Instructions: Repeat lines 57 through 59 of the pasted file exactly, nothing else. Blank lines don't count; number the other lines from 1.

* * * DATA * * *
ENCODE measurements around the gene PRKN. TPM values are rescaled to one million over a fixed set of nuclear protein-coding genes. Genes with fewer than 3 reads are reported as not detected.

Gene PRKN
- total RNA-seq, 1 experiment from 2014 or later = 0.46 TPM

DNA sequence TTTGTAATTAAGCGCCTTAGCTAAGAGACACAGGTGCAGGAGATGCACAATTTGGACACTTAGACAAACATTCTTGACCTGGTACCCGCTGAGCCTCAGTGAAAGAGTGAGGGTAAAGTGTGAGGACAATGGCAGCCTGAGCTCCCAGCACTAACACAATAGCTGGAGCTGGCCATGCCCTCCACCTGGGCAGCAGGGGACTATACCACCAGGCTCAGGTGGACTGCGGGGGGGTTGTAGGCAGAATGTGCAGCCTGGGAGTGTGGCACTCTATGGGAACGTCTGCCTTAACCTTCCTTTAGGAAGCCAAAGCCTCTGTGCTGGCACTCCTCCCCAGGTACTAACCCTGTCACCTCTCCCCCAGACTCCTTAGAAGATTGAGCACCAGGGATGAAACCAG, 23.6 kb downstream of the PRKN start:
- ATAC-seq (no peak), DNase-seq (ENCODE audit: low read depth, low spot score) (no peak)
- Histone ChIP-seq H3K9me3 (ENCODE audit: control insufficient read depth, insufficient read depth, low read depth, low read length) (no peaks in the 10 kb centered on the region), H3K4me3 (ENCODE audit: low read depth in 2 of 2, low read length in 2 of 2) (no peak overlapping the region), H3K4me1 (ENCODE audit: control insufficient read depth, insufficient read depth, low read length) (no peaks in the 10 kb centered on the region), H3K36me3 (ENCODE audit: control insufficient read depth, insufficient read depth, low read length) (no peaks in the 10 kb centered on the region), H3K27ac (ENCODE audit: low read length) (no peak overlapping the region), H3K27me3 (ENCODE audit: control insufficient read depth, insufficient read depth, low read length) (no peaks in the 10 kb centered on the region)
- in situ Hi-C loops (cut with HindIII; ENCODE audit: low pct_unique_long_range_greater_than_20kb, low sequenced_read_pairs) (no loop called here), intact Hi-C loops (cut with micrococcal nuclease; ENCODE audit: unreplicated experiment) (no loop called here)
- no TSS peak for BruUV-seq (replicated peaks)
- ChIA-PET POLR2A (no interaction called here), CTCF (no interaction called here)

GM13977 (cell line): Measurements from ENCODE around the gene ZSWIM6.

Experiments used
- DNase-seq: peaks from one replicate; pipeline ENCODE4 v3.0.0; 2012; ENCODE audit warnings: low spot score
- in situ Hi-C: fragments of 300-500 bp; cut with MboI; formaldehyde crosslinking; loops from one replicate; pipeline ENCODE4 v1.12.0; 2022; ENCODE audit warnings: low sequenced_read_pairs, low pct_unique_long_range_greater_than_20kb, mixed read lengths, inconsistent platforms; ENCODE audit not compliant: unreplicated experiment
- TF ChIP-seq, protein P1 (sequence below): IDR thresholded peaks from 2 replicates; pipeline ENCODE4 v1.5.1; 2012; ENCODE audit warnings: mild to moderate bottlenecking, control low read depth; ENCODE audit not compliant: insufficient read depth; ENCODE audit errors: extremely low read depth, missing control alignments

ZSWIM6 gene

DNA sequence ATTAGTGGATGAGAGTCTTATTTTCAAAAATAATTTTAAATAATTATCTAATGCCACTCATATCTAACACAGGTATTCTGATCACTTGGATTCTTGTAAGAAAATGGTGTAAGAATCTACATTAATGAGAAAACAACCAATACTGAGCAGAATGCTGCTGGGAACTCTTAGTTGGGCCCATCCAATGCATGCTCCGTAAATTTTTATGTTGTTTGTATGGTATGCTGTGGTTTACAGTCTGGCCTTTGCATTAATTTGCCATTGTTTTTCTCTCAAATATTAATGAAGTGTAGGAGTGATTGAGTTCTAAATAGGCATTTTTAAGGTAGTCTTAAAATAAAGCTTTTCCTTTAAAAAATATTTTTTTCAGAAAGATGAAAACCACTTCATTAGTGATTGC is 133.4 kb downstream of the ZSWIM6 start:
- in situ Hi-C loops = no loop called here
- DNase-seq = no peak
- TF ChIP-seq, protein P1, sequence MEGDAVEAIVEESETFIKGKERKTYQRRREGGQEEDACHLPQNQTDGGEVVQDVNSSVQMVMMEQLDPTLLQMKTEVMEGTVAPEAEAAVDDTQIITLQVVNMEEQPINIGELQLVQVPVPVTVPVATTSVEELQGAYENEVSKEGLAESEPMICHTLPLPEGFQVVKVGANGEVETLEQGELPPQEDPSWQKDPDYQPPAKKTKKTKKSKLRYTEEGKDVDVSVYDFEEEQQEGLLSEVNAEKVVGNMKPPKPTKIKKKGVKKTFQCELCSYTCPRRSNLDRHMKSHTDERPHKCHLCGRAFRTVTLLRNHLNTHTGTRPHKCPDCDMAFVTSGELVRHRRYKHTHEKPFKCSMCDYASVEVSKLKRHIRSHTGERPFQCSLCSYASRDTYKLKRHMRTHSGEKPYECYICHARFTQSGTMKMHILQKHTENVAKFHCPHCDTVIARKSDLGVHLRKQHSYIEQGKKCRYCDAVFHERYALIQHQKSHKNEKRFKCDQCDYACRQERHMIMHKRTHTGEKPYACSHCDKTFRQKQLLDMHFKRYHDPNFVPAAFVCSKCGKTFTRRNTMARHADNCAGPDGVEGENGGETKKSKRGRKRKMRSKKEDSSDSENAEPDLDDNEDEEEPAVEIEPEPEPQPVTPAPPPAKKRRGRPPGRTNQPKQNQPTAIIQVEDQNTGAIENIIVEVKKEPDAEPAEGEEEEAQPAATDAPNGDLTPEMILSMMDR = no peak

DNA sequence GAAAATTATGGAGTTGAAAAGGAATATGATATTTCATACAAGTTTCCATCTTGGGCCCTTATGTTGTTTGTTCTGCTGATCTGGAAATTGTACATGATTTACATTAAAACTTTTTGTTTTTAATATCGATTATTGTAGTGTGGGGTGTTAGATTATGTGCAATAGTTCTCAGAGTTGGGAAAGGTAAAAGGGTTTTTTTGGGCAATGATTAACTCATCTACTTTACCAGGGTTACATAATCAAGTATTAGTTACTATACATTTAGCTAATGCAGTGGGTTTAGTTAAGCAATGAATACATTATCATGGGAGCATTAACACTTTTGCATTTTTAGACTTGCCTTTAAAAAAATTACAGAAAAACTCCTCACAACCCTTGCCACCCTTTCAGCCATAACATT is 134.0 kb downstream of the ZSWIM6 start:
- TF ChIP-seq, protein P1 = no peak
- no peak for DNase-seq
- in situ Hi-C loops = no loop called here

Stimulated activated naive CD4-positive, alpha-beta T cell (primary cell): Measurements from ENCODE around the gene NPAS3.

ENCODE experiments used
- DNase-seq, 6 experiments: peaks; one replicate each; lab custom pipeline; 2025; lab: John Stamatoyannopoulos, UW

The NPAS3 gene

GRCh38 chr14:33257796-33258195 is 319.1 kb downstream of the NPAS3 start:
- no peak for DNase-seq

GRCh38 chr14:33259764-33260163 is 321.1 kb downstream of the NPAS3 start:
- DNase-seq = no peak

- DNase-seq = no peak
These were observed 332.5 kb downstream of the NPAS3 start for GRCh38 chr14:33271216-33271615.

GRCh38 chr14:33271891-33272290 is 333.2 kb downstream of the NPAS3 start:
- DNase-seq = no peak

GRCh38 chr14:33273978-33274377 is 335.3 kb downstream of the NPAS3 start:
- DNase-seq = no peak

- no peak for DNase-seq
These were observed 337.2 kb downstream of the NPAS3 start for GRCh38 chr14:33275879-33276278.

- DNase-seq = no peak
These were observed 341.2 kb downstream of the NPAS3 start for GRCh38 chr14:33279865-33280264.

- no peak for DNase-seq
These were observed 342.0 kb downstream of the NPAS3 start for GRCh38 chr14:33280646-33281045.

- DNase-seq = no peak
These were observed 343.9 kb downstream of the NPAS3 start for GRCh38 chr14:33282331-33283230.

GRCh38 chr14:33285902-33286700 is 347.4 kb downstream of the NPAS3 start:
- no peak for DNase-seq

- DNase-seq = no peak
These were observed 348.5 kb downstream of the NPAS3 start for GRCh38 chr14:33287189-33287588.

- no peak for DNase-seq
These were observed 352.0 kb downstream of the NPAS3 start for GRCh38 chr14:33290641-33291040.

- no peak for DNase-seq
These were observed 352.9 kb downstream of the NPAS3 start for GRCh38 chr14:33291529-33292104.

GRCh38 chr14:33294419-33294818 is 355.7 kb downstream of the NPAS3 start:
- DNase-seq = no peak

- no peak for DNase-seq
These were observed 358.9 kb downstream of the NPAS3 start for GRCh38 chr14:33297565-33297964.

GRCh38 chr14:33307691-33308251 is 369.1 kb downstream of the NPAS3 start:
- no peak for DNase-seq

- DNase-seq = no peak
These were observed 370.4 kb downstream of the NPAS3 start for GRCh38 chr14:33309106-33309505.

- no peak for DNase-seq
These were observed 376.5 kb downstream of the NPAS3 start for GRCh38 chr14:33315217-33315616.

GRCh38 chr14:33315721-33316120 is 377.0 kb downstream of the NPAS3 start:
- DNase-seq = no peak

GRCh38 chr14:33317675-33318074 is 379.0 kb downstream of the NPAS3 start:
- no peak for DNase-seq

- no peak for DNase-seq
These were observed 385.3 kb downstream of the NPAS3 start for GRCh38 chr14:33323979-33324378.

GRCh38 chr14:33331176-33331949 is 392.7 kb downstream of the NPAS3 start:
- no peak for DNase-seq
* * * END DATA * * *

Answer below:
These were observed 358.9 kb downstream of the NPAS3 start for GRCh38 chr14:33297565-33297964.

GRCh38 chr14:33307691-33308251 is 369.1 kb downstream of the NPAS3 start:
- no peak for DNase-seq